Are You Free to Love God & Neighbor?
Paul tells us to “redeem the time.” (Ephesians 5:16 KJV) Our time is in need of a rescue. The two marks of the life of freedom are a love of God and neighbor. (Matthew 22:37-40) If a calendar is full of activities excluding the love of God and the love of neighbor, that calendar is a slave master and will wear subjects out. A calendar that frees someone to love will have liberated times for rest. No one can liberate their time by working harder; time can only be liberated by grace. Grace is necessary because it’s not merely work that needs to be liberated. There is a work-behind-the-work.
The work-behind-the-work is the need to seek approval. As long as you are in need of approval, you will be driven by a compulsion to work that will enslave your time and inhibit your relationship with God and your neighbors. Approval seeking necessarily draws all of the attention to the self. A mind preoccupied with self-approval has no room to entertain the other. The approval-seeking mind filters every life experience through a self-evaluating lens. The work-behind-the-work keeps a person from spiritual rest. Even if a body is at rest, the mind cannot rest until it has received the approval it longs for. God’s grace gives rest to the work-behind-the-work because the basis of the gift of God’s approval is on Christ’s work alone.
Jesus says to everyone who is weighed down by expectations, “Come to me.” (Matthew 11:28) With Jesus it is always “come to me,” not “go to God.” This is God’s grace. Jesus is saying “come to me, I have come for you.” We can never go to God and say, “Look at my work.” We can only go to God and say, “Look at Christ’s work for me.” Jesus gave us his approval and nailed all of our disapproval to the cross. (2 Corinthians 5:21) When we accept Christ’s gift of approval, we can finally rest from the work-behind-the-work and begin to redeem the time.
Jesus says, “Take my yoke” and I will give you rest. (Matthew 11:29) The Pharisees had written extensively about how someone “should” obey the law. This writing was referred to as “the yoke.” No one likes to be “should on.” The weight of all the “shoulds” in life is a heaven burden to carry on our shoulders. (Matthew 23:4) Not only do others “should on us,” we too often “should on ourselves.” The work-behind-the-work is trying to be who you should be, without the complete and finished work of Christ. Jesus was who you should be on your behalf. The yoke of Christ is easy because he has already carried the heavy burden for you. The Pharisees dove so deeply in to the law of God that they lost sight of God himself.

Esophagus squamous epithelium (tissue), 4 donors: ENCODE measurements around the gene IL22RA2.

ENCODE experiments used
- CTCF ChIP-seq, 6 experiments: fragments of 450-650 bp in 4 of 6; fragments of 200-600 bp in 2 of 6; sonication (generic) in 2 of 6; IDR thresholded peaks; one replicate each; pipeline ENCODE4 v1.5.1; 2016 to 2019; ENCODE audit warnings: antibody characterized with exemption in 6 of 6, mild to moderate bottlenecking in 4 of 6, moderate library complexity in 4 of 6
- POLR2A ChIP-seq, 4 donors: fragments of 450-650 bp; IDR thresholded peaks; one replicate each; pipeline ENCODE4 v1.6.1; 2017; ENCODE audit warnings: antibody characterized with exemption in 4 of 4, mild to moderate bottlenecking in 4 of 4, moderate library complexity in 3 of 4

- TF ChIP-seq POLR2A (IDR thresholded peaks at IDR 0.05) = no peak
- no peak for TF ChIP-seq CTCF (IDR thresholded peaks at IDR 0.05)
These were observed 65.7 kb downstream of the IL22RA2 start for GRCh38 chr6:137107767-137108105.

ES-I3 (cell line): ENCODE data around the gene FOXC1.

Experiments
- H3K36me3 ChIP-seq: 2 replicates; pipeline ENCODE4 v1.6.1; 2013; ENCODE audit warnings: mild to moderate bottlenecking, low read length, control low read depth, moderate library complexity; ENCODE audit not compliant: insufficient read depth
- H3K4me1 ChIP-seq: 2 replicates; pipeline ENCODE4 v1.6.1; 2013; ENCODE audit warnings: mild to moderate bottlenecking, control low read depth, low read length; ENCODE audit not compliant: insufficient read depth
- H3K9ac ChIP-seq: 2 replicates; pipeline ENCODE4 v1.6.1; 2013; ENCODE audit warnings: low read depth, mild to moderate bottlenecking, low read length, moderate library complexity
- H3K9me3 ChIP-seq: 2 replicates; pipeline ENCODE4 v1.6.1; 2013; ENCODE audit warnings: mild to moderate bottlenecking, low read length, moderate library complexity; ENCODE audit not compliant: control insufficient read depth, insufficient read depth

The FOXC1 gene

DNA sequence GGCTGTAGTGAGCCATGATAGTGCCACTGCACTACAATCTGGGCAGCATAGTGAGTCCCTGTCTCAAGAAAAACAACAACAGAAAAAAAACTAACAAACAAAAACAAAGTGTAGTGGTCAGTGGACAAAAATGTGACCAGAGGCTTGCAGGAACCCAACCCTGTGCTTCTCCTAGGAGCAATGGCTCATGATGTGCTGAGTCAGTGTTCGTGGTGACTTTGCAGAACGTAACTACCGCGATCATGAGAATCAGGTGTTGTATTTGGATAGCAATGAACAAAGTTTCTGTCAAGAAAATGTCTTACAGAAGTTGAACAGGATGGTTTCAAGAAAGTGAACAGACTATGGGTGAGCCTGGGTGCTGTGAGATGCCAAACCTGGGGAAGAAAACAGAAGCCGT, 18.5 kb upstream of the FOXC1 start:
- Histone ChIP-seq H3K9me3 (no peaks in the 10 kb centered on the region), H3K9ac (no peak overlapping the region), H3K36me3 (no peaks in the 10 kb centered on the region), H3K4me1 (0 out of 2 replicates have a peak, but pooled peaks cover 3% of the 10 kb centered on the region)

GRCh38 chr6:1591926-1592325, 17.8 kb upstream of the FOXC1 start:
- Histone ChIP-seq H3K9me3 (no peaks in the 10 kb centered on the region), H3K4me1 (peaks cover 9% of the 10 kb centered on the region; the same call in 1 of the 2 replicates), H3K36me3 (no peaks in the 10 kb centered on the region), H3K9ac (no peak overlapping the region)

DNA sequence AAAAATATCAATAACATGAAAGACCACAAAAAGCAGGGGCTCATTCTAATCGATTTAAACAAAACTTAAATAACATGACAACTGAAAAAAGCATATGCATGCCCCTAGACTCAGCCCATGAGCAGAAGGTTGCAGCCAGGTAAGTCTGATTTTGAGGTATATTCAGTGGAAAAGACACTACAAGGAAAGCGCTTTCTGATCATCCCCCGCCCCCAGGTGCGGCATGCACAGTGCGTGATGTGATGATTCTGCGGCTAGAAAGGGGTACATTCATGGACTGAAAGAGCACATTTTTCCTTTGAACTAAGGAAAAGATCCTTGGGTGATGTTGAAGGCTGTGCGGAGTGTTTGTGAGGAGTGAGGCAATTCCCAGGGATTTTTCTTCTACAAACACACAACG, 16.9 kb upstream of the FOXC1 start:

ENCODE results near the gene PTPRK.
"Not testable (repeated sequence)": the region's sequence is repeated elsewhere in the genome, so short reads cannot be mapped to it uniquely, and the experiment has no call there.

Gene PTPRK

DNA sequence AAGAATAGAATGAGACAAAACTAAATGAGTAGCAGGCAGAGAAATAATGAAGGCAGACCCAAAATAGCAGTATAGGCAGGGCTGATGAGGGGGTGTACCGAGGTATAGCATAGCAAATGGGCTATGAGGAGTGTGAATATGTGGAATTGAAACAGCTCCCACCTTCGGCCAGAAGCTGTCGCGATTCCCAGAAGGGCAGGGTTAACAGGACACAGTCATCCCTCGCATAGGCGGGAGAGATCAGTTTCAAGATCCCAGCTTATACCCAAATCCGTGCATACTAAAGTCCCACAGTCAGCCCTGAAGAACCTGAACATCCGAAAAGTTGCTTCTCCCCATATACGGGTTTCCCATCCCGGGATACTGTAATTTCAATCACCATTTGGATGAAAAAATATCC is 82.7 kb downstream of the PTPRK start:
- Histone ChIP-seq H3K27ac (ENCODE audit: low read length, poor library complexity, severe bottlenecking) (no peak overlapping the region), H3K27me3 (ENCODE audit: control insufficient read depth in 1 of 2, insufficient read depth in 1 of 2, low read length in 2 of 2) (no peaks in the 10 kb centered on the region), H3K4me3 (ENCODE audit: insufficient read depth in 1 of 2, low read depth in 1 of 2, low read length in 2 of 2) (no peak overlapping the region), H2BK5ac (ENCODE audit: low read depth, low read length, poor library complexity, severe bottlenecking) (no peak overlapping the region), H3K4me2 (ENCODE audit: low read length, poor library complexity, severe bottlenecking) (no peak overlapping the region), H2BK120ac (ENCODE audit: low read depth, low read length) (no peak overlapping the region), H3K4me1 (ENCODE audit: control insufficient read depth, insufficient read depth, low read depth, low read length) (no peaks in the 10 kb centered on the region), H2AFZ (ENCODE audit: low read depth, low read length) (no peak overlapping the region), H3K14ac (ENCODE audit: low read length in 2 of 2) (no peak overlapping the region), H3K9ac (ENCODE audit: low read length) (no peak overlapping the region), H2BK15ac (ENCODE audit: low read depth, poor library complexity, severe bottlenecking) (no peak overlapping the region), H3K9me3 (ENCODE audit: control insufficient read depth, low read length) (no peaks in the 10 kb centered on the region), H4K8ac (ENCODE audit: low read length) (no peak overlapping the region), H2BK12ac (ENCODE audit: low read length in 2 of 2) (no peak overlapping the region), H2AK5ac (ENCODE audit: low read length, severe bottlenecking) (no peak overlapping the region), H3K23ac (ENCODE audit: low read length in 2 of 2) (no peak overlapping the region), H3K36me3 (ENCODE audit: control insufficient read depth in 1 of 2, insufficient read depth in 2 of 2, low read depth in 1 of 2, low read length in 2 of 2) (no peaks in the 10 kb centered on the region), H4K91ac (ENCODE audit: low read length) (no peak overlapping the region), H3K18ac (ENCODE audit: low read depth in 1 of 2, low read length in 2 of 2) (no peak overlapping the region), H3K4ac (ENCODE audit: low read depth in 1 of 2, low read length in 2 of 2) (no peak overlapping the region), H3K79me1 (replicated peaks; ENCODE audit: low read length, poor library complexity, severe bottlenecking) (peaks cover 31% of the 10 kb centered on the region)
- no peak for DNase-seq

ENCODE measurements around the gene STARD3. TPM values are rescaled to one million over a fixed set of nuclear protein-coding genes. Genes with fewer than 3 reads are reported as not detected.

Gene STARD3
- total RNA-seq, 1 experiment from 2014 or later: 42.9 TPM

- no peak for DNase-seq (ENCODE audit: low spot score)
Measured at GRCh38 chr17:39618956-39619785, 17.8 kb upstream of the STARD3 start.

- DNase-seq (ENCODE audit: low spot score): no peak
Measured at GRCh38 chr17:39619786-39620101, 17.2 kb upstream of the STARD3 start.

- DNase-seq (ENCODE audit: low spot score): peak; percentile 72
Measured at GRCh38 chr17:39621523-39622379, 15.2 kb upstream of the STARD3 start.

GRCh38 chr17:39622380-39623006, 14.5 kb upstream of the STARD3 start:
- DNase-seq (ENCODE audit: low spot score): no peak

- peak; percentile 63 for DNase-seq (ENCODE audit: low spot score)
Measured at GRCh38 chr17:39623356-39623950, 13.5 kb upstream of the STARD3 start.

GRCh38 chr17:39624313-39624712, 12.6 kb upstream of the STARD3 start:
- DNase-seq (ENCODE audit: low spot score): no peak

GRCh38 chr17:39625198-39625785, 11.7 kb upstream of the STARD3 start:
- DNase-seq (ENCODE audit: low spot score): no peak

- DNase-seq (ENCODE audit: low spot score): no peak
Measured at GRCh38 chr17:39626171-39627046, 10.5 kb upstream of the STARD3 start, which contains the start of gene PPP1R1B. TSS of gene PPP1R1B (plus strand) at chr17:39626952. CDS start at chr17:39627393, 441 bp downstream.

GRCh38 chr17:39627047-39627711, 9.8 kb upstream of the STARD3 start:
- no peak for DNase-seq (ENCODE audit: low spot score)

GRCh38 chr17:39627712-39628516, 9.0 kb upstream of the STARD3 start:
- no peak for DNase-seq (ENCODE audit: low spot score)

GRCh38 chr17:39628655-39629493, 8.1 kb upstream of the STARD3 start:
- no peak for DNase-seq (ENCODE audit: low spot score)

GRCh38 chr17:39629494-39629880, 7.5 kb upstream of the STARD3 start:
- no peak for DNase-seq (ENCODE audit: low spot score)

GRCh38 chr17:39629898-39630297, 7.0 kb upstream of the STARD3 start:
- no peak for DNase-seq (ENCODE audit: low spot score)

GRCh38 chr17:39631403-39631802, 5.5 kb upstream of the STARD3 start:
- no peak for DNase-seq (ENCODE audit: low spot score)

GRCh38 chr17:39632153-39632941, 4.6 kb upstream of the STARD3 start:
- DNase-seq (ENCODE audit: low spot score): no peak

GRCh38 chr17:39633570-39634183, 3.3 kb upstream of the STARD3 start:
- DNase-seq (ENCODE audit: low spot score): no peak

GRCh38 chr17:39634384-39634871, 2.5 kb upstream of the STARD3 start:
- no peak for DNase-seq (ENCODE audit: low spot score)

Jesus has not called us to merely know deeply, but to live deeply. In Matthew for Everyone, N.T. Wright says that Jesus was “discovering that the wise and learned were getting nowhere, and that the ‘little people’ – the poor, the sinners, the tax-collectors, ordinary folk – were discovering more of God, simply by following… Jesus.” In Matthew 12:1-6 Jesus illustrates his point with a real life scenario. The learned and scholarly Pharisees wrote about all that “should” be done on the Sabbath. Jesus does not live as the Pharisees said he should. In this real-life illustration, Jesus applies the great commandments of Matthew 22. Any law that does not produce love of God and love of neighbor is not from God. Jesus and his disciples were farming and preparing a meal on the Sabbath. Jesus reminds them that David did something more outrageous when he was hungry and yet was not condemned. Jesus is teaching them that people matter more. Jesus also pointed out that Temple worship increased on the Sabbath. Jesus is teaching that God matters more. (Matthew 12:1-6) Any application of God’s law that does not produce the love of neighbor and the love of God has failed. The Sabbath rest was not about a bondage to the law, but the liberation of the loved. (Deuteronomy 5:15)
Jesus reminds us that God desires “mercy, not sacrifice.” (Matthew 12:7) In other words, Jesus desires love, not religion. Micah told us what God desires. God does not desire a loveless religion; God desires that we “do justice,” “love kindness,” and “walk humbly” with our God. (Micah 6:6-8) While religion will always “should on you,” God gives his grace. Your religion is whatever you are working at to receive your approval. Jesus is the Lord of the Sabbath. Jesus gives rest. Jesus says, I have worked for you, so you can rest. (Matthew 12:8) The grace of Jesus is the means by which we redeem the time. When we have been approved of once and for all by Jesus, we can rest from the work-behind-the-work.
If you could get rid of the work-behind-the-work (approval seeking), what opportunities for neighboring would open up? Approval seeking keeps drawing the mind to the self. Once your approval in Christ sets in, you are free to think about your neighbor and God. As you begin to think about your neighbor, you will easily find the time for little acts of love. Once your approval in Christ becomes more real, you will have more time available. Your time will be rescued and you will be free to love.